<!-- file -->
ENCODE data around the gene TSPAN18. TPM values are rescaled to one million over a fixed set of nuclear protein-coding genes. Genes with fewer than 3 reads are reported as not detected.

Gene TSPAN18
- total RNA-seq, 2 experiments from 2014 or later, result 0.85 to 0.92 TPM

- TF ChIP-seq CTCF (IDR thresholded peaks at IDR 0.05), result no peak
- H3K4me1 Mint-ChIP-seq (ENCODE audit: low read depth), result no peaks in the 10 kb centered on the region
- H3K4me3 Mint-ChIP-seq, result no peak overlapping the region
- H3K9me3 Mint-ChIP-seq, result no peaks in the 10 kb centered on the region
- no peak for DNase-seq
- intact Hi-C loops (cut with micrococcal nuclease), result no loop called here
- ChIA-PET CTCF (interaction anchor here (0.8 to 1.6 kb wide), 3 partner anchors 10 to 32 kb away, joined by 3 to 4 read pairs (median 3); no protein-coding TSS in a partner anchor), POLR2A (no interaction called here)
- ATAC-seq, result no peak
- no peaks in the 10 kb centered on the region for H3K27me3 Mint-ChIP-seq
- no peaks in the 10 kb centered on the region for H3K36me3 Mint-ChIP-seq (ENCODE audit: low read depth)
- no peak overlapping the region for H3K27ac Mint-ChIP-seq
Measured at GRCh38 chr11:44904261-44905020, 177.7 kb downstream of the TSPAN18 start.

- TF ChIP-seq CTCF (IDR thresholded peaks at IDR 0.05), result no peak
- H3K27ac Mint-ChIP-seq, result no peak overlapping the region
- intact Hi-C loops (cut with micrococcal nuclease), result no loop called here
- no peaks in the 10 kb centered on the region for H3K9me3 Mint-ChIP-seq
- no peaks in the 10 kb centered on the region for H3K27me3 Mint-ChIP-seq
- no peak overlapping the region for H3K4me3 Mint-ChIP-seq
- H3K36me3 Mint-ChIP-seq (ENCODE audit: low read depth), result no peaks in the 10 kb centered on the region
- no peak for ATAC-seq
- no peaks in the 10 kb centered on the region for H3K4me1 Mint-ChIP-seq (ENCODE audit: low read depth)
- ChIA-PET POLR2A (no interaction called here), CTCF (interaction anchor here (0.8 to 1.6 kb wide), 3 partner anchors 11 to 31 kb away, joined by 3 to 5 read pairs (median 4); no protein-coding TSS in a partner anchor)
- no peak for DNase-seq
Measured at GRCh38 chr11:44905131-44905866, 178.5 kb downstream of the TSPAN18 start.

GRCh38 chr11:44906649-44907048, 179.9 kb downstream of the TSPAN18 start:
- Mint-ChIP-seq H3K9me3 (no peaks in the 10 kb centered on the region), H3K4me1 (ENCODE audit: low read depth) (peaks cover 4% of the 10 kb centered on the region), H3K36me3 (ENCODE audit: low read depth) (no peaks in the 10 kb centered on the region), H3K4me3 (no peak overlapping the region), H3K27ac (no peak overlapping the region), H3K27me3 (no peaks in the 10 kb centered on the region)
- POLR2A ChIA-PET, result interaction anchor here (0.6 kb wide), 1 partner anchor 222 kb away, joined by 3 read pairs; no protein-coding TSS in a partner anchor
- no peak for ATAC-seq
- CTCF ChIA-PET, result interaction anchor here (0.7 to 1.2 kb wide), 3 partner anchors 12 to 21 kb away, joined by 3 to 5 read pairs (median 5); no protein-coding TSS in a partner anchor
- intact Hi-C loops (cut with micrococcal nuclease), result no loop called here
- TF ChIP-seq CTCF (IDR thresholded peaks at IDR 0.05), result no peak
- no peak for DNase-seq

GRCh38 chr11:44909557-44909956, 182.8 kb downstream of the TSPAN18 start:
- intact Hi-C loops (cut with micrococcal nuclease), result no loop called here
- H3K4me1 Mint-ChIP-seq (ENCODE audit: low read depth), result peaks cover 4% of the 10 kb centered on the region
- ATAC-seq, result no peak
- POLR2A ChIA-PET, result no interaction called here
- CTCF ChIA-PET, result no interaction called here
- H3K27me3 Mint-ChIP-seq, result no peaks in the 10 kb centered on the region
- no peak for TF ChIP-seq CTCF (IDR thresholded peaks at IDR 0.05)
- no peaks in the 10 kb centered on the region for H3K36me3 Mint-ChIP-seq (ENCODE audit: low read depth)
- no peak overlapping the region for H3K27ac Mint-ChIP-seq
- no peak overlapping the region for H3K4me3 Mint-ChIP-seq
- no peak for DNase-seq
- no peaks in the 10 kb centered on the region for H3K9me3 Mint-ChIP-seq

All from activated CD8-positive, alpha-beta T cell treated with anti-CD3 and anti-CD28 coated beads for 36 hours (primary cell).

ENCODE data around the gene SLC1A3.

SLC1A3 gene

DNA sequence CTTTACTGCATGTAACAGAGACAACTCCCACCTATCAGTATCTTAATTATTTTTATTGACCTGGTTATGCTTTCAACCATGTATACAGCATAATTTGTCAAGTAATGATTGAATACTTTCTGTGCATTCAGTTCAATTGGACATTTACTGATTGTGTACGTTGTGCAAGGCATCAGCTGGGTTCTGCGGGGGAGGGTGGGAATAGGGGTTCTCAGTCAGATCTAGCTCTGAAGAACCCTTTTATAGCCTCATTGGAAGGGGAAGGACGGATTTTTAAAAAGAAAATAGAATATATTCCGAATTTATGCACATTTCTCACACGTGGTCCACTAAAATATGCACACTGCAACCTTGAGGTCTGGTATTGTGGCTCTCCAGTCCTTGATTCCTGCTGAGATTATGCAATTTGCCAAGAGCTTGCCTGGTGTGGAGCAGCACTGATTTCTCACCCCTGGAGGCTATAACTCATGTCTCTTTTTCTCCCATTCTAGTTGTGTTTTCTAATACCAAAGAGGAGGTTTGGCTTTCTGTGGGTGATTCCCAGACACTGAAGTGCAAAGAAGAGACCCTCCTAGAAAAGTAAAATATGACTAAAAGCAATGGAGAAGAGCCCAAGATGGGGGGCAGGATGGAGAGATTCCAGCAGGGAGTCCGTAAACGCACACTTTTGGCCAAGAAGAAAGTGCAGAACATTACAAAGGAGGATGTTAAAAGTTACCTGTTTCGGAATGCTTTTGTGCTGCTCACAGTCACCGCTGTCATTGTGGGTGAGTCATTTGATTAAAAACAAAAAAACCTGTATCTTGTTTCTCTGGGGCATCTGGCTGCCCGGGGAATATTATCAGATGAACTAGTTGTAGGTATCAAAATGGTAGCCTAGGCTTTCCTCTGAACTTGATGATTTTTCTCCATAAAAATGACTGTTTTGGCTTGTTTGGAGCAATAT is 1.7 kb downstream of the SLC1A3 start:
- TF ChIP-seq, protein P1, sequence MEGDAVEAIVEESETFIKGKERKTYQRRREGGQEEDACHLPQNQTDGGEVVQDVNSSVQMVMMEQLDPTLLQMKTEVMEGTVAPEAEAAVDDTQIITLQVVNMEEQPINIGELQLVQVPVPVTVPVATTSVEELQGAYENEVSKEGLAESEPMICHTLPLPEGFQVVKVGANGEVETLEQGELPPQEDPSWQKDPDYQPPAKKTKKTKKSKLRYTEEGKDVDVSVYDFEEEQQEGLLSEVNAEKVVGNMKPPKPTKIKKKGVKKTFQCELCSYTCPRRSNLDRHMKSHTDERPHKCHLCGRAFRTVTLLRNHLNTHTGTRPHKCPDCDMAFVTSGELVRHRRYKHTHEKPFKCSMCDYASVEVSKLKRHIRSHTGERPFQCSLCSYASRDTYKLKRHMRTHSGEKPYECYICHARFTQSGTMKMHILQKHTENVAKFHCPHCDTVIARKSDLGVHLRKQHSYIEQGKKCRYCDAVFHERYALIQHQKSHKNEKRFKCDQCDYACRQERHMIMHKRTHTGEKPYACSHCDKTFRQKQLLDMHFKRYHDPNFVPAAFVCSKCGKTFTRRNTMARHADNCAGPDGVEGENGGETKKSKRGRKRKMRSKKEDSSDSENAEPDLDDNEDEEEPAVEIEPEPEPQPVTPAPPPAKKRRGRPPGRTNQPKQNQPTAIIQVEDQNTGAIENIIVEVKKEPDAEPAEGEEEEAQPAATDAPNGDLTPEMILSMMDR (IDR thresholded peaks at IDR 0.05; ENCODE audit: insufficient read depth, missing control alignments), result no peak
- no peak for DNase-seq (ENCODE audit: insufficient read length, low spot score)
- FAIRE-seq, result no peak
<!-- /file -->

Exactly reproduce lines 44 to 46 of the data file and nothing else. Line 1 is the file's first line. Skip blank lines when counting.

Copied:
- no peaks in the 10 kb centered on the region for H3K36me3 Mint-ChIP-seq (ENCODE audit: low read depth)
- no peak overlapping the region for H3K27ac Mint-ChIP-seq
- no peak overlapping the region for H3K4me3 Mint-ChIP-seq